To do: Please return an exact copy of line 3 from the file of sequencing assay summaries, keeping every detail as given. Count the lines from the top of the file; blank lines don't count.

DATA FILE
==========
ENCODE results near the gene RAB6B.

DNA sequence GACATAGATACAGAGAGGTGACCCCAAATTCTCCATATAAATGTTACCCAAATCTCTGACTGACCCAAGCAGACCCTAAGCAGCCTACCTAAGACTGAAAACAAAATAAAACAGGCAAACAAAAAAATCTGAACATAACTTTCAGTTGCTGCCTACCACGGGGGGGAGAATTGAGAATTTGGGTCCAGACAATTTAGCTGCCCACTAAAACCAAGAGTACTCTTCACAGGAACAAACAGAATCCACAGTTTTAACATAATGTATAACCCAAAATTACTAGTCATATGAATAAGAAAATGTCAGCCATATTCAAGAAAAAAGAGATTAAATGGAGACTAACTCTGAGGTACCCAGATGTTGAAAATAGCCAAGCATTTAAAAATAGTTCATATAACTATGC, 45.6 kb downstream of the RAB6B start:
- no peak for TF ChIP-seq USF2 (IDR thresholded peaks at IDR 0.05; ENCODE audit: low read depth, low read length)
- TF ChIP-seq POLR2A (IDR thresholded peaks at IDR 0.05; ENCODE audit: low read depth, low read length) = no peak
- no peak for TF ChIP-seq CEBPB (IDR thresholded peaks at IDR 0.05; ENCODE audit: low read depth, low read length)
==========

- no peak for TF ChIP-seq USF2 (IDR thresholded peaks at IDR 0.05; ENCODE audit: low read depth, low read length)